Trump to ditch TPP trade deal

President-elect Donald Trump has outlined his priorities for when he takes office, announcing that the US will quit the Trans-Pacific Partnership trade deal on his first day in the White House. The BBC reports that the TPP trade deal was signed by 12 countries which together cover 40% of the world's economy.

The massive trade deal was agreed in 2015 by nations including the US, Japan, Malaysia, Australia, New Zealand, Canada and Mexico, but is not yet ratified by the individual countries.

Its aim was to deepen economic ties and boost growth, including by reducing tariffs.

There were also measures to enforce labour and environmental standards, copyrights, patents and other legal protections.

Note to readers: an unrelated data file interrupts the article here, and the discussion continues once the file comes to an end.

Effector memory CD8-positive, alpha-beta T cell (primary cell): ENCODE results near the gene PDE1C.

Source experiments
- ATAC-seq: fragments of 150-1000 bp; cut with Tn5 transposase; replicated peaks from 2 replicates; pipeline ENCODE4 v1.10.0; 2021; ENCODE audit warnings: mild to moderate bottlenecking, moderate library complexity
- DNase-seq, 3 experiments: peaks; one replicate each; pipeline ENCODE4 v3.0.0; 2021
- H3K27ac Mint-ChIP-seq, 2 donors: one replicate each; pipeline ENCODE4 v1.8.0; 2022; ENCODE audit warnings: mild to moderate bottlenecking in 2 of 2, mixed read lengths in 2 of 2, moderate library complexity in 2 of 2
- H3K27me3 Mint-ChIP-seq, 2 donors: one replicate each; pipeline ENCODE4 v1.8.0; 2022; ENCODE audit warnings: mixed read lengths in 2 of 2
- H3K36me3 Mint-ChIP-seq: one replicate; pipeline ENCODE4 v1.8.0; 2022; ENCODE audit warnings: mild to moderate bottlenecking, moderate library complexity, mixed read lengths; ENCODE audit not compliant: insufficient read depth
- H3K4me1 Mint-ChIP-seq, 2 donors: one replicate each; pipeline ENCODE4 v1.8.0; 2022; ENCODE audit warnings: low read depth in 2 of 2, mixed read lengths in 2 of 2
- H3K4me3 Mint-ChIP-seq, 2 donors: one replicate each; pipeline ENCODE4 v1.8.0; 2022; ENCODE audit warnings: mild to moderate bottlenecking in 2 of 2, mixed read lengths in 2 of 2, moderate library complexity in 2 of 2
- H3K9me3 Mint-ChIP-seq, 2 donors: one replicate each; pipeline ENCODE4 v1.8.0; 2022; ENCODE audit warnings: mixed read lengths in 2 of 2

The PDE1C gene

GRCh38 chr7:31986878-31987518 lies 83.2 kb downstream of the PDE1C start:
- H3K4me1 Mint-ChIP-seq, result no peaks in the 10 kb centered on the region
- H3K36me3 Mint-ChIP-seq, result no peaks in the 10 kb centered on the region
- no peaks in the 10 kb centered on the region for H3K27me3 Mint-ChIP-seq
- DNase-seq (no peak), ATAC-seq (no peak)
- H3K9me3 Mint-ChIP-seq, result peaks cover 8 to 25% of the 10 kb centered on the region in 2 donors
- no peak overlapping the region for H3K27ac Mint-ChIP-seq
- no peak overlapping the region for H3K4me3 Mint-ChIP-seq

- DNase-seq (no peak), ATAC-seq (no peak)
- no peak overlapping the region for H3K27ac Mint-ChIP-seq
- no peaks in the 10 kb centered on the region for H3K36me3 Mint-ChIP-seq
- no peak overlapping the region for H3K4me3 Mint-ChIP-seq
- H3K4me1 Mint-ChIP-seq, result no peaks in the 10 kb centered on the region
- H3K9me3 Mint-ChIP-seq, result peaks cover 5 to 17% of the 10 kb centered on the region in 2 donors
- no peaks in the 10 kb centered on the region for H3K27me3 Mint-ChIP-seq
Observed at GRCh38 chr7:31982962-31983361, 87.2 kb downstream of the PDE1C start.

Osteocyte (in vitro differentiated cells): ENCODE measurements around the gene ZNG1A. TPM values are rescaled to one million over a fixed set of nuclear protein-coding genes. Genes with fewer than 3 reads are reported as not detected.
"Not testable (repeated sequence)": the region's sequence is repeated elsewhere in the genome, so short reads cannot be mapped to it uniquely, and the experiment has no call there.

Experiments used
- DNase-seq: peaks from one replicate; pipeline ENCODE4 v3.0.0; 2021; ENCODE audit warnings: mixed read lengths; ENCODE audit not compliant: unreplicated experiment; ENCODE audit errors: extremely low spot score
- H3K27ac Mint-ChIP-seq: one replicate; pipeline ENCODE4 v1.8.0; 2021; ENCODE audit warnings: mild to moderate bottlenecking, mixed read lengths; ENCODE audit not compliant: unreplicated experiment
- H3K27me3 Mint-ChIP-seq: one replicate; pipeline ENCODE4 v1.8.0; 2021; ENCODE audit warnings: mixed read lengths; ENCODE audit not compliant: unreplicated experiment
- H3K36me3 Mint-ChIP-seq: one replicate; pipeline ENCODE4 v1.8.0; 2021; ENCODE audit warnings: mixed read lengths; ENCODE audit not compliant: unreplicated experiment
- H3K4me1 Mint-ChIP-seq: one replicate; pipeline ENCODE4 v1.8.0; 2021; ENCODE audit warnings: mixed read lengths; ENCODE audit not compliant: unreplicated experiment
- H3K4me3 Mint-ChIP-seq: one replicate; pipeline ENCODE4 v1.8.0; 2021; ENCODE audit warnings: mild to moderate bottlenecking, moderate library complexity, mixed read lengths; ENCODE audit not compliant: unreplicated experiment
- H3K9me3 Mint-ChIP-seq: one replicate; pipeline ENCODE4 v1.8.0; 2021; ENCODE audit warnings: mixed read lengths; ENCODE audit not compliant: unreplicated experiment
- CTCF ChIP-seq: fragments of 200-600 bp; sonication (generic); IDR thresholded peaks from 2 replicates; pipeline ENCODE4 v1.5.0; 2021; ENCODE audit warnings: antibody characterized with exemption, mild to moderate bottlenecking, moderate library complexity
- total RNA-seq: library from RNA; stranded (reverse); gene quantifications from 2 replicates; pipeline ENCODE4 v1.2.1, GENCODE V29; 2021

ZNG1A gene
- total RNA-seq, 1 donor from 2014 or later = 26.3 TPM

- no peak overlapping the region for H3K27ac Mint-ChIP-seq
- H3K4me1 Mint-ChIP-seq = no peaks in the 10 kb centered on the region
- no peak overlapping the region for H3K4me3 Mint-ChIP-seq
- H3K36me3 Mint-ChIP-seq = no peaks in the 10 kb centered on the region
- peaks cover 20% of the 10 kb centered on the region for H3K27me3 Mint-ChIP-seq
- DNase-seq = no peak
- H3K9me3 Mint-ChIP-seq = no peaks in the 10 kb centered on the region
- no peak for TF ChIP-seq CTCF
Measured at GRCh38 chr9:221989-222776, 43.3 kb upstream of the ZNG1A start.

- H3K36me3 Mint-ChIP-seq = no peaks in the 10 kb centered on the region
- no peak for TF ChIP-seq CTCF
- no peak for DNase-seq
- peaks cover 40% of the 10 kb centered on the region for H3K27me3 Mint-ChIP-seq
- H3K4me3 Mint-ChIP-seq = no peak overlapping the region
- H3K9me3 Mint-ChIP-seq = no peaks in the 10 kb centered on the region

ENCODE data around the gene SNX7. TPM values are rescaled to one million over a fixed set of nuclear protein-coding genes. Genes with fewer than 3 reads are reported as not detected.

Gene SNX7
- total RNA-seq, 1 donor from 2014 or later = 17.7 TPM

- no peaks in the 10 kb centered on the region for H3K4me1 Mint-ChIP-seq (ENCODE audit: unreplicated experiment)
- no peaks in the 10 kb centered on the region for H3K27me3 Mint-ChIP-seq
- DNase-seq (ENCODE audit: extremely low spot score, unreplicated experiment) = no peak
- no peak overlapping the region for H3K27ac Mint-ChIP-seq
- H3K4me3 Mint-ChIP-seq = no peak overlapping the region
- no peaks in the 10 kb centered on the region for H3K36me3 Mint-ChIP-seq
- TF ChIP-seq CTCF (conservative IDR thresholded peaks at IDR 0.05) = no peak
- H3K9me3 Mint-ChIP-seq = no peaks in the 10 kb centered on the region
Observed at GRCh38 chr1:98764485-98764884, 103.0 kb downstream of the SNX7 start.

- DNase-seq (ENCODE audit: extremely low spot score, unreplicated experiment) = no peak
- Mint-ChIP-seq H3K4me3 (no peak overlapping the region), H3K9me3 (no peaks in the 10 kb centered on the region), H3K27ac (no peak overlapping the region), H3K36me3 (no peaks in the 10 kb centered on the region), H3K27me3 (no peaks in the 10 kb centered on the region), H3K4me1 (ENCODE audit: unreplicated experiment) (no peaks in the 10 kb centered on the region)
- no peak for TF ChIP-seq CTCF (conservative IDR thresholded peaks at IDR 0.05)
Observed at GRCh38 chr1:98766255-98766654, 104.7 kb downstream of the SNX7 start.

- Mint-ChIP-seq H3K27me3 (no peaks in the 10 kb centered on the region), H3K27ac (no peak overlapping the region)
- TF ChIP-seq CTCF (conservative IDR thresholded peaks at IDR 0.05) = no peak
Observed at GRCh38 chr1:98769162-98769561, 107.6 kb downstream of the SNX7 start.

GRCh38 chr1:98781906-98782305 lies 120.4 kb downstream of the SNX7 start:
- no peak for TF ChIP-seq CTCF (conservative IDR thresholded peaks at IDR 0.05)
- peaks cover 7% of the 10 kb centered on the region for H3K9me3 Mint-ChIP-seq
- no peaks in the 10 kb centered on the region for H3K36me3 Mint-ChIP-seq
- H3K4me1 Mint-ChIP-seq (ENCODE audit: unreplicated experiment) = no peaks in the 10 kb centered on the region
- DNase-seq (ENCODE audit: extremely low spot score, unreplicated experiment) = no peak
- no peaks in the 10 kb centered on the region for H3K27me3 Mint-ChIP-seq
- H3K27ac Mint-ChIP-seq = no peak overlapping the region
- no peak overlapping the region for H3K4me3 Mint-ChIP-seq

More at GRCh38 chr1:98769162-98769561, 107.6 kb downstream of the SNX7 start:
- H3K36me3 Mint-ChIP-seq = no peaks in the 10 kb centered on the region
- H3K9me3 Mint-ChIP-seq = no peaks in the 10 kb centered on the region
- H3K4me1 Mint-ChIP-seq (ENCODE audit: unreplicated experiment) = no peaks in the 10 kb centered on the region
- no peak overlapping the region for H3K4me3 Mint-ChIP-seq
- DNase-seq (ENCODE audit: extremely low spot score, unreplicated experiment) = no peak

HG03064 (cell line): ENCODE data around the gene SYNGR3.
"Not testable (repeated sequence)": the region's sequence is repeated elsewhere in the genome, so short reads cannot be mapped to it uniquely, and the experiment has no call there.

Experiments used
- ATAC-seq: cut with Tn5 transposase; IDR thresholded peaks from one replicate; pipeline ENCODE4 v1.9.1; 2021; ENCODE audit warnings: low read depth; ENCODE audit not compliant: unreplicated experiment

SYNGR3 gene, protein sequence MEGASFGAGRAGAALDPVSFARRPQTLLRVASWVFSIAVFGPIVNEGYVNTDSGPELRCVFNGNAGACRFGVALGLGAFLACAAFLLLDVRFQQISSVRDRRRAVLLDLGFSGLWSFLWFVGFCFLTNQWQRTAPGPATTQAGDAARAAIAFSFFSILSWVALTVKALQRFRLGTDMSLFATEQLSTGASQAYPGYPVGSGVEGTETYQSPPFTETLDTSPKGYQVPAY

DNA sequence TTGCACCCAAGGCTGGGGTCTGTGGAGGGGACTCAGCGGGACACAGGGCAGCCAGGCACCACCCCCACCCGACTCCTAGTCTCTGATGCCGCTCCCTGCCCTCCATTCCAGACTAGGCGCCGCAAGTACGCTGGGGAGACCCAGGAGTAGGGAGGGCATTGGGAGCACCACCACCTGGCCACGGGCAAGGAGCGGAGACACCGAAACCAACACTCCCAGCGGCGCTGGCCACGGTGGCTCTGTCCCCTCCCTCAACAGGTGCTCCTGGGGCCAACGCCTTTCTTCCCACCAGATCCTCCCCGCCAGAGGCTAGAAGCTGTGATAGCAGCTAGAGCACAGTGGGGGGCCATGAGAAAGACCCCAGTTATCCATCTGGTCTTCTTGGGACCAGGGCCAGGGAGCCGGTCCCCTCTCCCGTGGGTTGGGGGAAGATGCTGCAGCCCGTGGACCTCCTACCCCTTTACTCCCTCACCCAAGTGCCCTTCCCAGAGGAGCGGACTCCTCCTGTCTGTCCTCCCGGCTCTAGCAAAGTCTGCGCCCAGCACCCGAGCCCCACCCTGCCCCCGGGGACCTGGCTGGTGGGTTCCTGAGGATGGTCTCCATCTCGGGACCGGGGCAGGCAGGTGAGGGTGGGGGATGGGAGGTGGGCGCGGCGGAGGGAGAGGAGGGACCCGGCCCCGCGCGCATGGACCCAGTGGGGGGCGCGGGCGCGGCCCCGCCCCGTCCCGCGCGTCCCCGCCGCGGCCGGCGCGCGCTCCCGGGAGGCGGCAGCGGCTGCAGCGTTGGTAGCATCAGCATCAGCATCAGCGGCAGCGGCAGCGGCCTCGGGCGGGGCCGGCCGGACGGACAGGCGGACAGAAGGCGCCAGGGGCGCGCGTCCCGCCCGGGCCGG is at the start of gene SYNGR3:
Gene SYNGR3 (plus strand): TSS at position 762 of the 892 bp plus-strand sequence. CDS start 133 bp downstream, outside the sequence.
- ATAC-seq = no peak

But its opponents say it was negotiated in secret and it favoured big corporations.

During the US presidential election campaign, Mr Trump gave broadbrush arguments against the pact, and used plenty of colourful language.

In June 2016 he described it as "another disaster done and pushed by special interests who want to rape our country, just a continuing rape of our country". In another speech he referred to the TPP as "the greatest danger yet".

But while there was plenty of talk about "taking back control" of the US economy, there were few specifics.

Announcing the plan to pull out of the TPP, he said that the US would "negotiate fair, bilateral trade deals that bring jobs and industry back onto American shores".


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